To help keep your resources organized, create a new Resource Group in the closest region, in my case South Central. We’ll deploy our Web App and SQL Database into this Resource Group.
- Create a new Azure Web App
I’m going with the Free tier here but it will work on any of the pricing tiers. Choose the same Location here that you chose for your Resource Group, in my case South Central.
- Create a new SQL Database
Same story here when creating a SQL Database…choose a server (or create a new one) in the same region and add it to the Resource Group. I’m using the Basic pricing tier, which as of the date of this post is estimated at $4.99/mo.
There is a free SQL tier that is available in the current management portal when creating a new Web App and that will work for this sample, too, if you prefer to go that route.
- Add connection string
Once the database is created, click in to the connection strings tab and copy the ADO.NET connection string:
It helps to paste the connection string into a text editor so you can easily find the placeholder for the password and update that. If you don’t, your Web App won’t be able to connect to the database.
Now open up your Web App and go into Application settings to access the Connection strings. Create a new connection string named “TodoListWebAppContext” (or the name you used in your web.config file if different than what I have above) paste your connection string to your database into the value field and click Save:
Publish web app to Azure
Ok, everything is now set up in Azure and ready for us to publish our application.
- Go back to your project in Visual Studio, right click the TodoListWebApp project and click on Publish
- Choose “Microsoft Azure Web Apps” as your target
- Log in to your Azure subscription (if prompted) and choose your web app from the drop down and click OK
- Leave the Connection screen without changes and click Next to the Settings screen
- On the Settings screen, the TodoListWebAppContext connection string should be pre-populated for you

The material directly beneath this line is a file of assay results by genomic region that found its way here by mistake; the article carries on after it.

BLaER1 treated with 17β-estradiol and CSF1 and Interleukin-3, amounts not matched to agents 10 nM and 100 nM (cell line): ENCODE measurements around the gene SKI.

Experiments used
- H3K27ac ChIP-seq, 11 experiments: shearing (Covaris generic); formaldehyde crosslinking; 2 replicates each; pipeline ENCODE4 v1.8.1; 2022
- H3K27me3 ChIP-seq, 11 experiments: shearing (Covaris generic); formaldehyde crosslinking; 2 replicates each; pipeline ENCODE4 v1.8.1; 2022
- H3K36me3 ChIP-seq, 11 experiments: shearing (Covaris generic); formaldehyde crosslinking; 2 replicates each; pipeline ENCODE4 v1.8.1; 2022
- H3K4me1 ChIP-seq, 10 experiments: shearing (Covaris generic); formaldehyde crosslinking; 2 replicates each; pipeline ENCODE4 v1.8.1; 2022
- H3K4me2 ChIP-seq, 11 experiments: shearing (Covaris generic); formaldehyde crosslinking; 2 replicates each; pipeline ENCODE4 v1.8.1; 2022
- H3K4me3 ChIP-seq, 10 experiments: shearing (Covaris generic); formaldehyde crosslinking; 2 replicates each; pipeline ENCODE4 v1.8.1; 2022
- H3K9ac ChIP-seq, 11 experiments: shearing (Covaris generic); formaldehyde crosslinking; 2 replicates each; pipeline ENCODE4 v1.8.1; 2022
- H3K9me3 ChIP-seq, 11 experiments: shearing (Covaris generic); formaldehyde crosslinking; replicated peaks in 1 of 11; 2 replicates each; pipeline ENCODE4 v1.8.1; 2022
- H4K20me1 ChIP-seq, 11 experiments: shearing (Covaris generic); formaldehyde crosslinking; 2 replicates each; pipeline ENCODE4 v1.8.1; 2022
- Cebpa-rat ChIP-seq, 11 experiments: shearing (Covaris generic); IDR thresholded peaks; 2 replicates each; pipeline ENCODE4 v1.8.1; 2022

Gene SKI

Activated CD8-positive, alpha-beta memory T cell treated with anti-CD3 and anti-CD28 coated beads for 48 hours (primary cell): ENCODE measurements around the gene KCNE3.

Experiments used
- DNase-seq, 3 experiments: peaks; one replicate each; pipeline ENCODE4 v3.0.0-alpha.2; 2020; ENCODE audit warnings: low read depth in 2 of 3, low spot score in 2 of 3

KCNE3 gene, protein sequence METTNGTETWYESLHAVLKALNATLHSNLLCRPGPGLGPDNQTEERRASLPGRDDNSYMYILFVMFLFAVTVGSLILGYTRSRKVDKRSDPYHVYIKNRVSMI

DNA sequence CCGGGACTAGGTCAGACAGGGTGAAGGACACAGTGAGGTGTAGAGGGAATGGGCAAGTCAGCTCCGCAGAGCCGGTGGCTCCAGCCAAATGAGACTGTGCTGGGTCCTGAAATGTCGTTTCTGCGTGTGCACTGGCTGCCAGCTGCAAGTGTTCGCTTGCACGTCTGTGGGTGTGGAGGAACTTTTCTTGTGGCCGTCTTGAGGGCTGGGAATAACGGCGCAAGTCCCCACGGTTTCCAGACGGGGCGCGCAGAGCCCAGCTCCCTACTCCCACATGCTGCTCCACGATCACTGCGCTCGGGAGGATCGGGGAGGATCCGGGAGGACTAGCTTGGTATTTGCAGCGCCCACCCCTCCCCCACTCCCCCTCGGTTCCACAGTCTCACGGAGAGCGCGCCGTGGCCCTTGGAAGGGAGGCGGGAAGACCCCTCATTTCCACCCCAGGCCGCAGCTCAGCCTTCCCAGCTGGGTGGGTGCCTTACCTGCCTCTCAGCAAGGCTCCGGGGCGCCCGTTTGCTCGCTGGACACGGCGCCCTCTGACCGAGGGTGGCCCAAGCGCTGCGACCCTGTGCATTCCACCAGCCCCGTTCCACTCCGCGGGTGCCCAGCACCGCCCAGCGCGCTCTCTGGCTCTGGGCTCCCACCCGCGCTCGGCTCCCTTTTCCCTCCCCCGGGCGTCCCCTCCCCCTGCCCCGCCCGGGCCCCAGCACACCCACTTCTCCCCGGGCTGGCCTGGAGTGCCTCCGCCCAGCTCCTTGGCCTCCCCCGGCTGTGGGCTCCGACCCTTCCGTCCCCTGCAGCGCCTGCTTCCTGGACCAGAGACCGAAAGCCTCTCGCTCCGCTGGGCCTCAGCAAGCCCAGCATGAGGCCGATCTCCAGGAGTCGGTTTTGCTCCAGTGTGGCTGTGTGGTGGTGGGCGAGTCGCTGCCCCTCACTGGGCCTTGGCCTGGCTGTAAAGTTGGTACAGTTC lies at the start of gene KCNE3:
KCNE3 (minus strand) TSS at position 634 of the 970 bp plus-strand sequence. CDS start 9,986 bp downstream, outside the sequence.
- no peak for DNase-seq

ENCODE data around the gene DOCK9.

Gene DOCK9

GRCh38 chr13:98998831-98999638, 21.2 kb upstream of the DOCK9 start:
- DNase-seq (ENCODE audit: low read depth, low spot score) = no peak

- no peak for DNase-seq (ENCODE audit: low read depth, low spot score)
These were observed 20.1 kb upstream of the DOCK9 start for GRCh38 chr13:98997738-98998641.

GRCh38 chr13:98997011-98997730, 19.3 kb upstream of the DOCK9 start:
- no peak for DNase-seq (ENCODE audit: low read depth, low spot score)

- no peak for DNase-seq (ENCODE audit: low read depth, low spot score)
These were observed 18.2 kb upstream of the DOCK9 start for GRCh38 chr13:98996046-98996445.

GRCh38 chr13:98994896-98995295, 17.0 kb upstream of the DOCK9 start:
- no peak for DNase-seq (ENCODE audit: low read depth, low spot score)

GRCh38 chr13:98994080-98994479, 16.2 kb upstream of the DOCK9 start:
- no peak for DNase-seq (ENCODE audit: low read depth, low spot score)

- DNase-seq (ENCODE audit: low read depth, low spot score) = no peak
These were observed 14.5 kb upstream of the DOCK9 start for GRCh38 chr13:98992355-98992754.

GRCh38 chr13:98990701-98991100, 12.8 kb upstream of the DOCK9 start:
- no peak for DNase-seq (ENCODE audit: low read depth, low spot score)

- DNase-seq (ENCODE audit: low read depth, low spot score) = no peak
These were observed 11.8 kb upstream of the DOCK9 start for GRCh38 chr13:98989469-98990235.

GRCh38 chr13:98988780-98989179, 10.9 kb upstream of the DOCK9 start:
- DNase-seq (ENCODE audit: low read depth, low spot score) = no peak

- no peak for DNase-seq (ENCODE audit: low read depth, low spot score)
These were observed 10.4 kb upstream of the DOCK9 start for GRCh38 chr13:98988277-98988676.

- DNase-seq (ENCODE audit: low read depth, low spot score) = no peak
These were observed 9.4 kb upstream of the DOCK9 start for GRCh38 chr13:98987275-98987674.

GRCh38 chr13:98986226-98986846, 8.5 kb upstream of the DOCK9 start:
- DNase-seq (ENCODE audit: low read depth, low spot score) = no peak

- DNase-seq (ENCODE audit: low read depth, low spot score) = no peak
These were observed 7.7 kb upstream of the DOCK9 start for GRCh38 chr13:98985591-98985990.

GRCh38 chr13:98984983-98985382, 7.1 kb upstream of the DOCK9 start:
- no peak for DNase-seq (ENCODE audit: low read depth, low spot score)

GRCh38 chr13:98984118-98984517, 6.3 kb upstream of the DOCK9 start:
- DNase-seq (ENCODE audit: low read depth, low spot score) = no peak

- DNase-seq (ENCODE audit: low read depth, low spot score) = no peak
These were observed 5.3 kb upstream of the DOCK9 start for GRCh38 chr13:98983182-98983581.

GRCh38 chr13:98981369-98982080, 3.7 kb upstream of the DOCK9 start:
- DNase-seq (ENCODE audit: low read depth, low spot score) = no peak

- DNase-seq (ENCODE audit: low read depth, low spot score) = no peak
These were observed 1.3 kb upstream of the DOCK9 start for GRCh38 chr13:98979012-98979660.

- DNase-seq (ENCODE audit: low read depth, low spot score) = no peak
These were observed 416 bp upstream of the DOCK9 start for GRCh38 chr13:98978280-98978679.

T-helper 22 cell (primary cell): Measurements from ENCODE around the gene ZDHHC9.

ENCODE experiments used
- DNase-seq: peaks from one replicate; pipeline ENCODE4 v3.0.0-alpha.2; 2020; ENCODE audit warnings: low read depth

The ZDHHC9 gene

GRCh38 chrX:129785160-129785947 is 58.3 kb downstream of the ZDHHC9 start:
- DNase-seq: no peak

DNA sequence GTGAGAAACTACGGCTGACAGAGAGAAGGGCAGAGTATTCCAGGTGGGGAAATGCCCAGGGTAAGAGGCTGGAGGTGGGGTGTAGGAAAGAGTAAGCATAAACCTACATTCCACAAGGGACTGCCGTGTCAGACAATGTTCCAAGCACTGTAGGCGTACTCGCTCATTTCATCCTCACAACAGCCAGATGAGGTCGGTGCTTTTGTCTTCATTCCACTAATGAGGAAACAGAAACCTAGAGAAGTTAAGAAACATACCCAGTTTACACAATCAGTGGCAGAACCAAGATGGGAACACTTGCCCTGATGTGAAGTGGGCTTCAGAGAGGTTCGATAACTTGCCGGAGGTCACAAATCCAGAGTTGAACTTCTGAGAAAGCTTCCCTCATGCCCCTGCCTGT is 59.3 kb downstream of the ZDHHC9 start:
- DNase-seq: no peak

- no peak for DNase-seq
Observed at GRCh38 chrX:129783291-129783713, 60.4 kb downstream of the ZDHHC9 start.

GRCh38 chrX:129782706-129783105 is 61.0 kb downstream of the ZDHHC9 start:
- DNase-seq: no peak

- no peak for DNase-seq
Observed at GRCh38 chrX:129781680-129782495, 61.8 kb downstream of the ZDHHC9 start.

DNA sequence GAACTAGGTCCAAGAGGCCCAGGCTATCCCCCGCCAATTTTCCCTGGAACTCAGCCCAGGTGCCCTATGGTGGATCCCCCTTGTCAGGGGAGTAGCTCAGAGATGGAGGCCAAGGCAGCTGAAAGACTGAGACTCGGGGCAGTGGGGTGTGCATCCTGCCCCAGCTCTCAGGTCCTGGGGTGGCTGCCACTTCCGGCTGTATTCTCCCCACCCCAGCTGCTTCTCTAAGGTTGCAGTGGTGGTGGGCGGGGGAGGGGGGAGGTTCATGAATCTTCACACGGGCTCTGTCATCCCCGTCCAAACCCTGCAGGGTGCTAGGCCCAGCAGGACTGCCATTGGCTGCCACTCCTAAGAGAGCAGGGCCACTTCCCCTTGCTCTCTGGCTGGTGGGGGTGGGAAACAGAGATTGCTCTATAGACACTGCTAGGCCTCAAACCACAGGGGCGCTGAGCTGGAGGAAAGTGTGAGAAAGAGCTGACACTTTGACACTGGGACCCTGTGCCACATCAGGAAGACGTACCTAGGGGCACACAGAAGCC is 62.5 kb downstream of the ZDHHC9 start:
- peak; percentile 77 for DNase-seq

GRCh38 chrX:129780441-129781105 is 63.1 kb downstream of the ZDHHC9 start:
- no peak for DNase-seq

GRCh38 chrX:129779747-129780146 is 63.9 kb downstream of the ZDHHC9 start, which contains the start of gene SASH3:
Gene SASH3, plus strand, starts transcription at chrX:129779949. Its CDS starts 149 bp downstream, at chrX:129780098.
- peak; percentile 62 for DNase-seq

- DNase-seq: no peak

- Check the “Execute Code First Migrations…” check box
- Click Publish and wait for the magic to happen
- After Visual Studio finished publishing, your browser should open to your new Azure Web App…but don’t try to Sign Up or Sign In yet…we’re not done J
Update Azure AD application
The last step is to get your app properly registered in Azure AD. You can either update the existing app you created when you first set up the sample, or start from scratch and create a completely new application in your AAD tenant. Here, I’m doing the former. If you create a new application, don’t forget to update the Client ID and Password from your new app in the web.config and re-publish your Web App.
- Log into the Azure management portal (https://manage.windowsazure.com) and drill down into your existing Azure AD tenant and application
- Click on the Configure tab
- Update the Sign-On URL to your new Azure Web App URL (use either http or https, just remember which so you navigate to the proper URL later for testing)
- Scroll down to the Single Sign-On section and find the Reply URL. Remove the existing URL and add in your Azure Web App URL
- Click Save
- Now the AAD, Web App and SQL Database are all set up. Navigate to your site and click on Sign Up and enter your AAD info as you previously did in the local sample, log in using your AAD user, and click on todos in the top nav
- More magic was happening as you accessed the app for the first time. If you would’ve looked at your SQL Database before the previous step there would’ve been nothing there. That’s because the app creates the database the first time it’s accessed, which you just did. Open up your Server Explorer in Visual Studio and refresh your Azure connection. You’ll see your new SQL Database listed. Right-click on the database and choose “Open in SQL Server Object Explorer”, log in with your credentials you set up when you created the database, and you’ll be taken to SQL Server Object Explorer where you can interact with your new database like you would any other SQL database.
The additional table you see there, “_MigrationHistory”, is owned by EF and is populated every time you do a deployment which includes a database change.
And that’s it! Feel free to go back to your project, update the data model and re-publish to Azure. After you log back into the site and access todo’s, you’ll see the database reflect the data model change as well as a new entry in the _MigrationHistory table.